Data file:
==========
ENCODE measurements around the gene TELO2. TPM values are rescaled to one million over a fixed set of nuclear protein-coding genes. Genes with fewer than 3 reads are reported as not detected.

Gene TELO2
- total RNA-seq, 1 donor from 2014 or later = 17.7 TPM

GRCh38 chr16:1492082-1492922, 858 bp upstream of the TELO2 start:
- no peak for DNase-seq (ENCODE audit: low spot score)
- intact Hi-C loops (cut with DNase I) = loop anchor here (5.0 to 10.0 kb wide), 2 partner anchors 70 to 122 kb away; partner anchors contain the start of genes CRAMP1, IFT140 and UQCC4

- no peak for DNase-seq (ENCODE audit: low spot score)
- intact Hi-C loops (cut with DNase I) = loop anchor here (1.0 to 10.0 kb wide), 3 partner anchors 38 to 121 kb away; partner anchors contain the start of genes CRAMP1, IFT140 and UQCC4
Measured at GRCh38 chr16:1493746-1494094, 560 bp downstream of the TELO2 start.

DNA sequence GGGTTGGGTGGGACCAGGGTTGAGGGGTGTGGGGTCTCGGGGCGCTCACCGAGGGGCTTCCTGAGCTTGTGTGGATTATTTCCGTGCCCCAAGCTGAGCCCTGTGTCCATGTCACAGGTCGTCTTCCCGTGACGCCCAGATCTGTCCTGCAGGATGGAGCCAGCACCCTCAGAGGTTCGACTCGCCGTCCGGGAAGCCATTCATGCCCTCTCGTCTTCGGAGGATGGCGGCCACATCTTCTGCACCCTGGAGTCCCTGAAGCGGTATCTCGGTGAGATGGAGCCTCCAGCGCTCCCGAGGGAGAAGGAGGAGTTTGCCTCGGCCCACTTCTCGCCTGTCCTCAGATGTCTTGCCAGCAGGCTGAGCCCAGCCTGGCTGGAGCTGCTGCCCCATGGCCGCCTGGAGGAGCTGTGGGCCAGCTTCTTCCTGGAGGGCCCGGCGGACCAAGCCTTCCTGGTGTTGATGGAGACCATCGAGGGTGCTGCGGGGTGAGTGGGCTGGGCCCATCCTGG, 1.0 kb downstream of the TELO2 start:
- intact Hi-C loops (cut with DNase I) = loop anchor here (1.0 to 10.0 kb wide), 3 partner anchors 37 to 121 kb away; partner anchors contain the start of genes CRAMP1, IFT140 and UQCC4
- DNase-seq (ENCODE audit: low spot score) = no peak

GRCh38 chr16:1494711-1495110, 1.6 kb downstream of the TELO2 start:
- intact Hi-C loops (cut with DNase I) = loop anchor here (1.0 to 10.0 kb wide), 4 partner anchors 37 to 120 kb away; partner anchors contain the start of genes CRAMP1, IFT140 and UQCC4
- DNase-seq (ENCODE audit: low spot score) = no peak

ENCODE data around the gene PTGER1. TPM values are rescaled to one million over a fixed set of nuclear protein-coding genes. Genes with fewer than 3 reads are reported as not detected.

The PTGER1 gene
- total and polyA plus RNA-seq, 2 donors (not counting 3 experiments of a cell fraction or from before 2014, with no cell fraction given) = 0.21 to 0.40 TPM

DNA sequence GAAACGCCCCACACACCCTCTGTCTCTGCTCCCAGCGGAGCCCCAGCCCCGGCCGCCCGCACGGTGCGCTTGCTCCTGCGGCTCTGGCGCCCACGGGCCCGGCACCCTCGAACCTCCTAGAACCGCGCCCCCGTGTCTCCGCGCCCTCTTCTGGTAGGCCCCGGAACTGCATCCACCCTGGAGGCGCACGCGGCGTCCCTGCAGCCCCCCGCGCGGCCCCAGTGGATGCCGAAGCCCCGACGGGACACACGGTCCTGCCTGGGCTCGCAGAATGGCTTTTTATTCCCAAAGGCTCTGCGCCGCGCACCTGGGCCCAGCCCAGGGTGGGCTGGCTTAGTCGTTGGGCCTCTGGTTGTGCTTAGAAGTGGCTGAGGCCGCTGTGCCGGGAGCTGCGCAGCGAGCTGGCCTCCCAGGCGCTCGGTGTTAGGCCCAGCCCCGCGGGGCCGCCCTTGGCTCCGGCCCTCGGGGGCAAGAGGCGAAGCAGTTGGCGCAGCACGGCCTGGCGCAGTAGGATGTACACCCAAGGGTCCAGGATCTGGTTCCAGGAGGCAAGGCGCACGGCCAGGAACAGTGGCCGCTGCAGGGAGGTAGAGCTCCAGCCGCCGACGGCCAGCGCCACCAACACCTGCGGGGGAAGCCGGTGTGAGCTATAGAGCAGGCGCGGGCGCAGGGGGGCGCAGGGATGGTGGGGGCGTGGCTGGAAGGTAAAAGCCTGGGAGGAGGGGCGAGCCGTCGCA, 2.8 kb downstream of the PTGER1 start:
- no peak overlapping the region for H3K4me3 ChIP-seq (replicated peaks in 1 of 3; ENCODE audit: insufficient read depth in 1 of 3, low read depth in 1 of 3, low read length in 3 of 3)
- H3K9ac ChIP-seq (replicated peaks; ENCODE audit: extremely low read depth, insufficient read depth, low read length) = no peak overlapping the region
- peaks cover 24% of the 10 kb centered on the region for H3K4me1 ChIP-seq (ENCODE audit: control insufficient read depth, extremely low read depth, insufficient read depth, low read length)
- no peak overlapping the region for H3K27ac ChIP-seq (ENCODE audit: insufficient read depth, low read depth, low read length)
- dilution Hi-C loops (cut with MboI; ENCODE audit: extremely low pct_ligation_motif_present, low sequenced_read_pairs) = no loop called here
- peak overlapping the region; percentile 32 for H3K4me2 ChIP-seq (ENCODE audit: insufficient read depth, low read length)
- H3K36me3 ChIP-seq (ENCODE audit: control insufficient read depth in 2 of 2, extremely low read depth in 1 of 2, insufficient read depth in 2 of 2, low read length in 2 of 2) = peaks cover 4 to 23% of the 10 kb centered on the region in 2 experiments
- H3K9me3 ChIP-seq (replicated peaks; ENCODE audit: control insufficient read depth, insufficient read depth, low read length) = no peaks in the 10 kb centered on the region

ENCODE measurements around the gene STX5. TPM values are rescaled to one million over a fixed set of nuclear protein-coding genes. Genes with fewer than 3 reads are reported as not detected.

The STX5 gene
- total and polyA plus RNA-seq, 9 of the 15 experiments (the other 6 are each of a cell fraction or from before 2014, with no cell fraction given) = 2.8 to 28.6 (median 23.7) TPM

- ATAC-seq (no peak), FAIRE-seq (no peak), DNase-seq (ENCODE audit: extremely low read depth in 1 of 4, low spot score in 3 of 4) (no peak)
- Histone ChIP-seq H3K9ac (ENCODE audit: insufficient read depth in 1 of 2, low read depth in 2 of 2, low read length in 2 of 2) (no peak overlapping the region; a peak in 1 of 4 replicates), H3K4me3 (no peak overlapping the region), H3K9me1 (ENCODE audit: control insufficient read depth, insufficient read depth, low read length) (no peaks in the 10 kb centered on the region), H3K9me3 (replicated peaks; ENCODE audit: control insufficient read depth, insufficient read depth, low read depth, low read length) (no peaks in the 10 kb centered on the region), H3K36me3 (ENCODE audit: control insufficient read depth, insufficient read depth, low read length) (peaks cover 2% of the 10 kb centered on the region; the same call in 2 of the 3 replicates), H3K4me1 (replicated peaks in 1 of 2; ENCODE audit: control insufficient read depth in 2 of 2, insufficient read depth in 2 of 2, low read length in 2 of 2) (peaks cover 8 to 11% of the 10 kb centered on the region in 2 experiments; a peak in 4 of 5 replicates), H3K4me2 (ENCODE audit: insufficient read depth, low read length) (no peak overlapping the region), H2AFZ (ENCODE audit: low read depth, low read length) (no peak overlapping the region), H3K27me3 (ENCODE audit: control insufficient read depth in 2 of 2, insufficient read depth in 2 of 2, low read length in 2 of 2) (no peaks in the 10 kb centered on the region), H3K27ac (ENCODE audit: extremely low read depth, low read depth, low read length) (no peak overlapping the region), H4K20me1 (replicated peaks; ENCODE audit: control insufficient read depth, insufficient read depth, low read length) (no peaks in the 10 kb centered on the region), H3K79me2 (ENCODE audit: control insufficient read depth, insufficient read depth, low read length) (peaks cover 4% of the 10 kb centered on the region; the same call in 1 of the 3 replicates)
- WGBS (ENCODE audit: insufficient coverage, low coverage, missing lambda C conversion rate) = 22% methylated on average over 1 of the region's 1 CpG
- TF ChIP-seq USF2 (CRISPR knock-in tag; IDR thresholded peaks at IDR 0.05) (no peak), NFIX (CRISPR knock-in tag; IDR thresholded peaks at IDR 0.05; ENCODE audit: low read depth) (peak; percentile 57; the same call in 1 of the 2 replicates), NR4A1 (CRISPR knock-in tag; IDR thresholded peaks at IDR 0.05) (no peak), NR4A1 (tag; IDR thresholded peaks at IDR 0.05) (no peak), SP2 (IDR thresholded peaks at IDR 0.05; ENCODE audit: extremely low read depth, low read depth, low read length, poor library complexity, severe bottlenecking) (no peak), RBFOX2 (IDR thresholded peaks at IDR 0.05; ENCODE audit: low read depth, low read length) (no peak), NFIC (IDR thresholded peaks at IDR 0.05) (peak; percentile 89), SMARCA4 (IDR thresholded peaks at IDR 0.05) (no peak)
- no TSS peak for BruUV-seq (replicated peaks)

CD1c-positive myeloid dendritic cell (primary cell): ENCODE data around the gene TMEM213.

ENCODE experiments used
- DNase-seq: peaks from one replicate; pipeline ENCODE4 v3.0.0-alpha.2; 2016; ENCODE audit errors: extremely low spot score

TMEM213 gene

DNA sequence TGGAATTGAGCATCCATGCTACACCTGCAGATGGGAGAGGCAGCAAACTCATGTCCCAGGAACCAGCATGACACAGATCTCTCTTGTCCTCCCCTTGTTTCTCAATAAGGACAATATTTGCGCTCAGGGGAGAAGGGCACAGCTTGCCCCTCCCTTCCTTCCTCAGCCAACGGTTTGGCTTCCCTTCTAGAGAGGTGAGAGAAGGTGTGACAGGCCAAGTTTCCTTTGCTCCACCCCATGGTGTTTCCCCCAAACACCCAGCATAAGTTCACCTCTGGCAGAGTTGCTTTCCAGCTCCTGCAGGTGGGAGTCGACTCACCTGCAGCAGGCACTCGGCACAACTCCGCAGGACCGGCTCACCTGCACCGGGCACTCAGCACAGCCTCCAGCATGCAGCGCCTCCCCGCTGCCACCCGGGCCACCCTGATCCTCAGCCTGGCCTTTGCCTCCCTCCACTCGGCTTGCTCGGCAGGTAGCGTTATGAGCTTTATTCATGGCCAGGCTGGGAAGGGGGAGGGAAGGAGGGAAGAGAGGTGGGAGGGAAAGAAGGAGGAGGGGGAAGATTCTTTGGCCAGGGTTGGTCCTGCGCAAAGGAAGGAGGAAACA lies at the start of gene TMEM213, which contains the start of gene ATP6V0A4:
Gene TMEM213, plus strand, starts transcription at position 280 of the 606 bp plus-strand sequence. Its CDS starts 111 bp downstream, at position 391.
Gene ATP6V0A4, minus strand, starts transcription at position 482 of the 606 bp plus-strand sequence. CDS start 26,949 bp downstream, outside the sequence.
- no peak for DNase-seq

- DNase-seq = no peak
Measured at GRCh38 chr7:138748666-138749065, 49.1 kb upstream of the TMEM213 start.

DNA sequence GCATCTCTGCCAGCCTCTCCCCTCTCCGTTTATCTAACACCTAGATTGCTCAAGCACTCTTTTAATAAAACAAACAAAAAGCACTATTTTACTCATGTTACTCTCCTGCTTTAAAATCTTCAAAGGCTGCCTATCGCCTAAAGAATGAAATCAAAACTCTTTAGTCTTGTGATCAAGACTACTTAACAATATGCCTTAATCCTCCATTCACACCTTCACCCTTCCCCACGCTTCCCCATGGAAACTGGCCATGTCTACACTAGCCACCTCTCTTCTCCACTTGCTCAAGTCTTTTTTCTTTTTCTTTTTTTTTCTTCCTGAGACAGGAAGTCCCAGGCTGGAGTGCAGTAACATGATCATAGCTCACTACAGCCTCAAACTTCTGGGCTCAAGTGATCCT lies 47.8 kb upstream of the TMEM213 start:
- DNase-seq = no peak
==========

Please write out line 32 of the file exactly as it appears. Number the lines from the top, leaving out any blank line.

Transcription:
- Histone ChIP-seq H3K9ac (ENCODE audit: insufficient read depth in 1 of 2, low read depth in 2 of 2, low read length in 2 of 2) (no peak overlapping the region; a peak in 1 of 4 replicates), H3K4me3 (no peak overlapping the region), H3K9me1 (ENCODE audit: control insufficient read depth, insufficient read depth, low read length) (no peaks in the 10 kb centered on the region), H3K9me3 (replicated peaks; ENCODE audit: control insufficient read depth, insufficient read depth, low read depth, low read length) (no peaks in the 10 kb centered on the region), H3K36me3 (ENCODE audit: control insufficient read depth, insufficient read depth, low read length) (peaks cover 2% of the 10 kb centered on the region; the same call in 2 of the 3 replicates), H3K4me1 (replicated peaks in 1 of 2; ENCODE audit: control insufficient read depth in 2 of 2, insufficient read depth in 2 of 2, low read length in 2 of 2) (peaks cover 8 to 11% of the 10 kb centered on the region in 2 experiments; a peak in 4 of 5 replicates), H3K4me2 (ENCODE audit: insufficient read depth, low read length) (no peak overlapping the region), H2AFZ (ENCODE audit: low read depth, low read length) (no peak overlapping the region), H3K27me3 (ENCODE audit: control insufficient read depth in 2 of 2, insufficient read depth in 2 of 2, low read length in 2 of 2) (no peaks in the 10 kb centered on the region), H3K27ac (ENCODE audit: extremely low read depth, low read depth, low read length) (no peak overlapping the region), H4K20me1 (replicated peaks; ENCODE audit: control insufficient read depth, insufficient read depth, low read length) (no peaks in the 10 kb centered on the region), H3K79me2 (ENCODE audit: control insufficient read depth, insufficient read depth, low read length) (peaks cover 4% of the 10 kb centered on the region; the same call in 1 of the 3 replicates)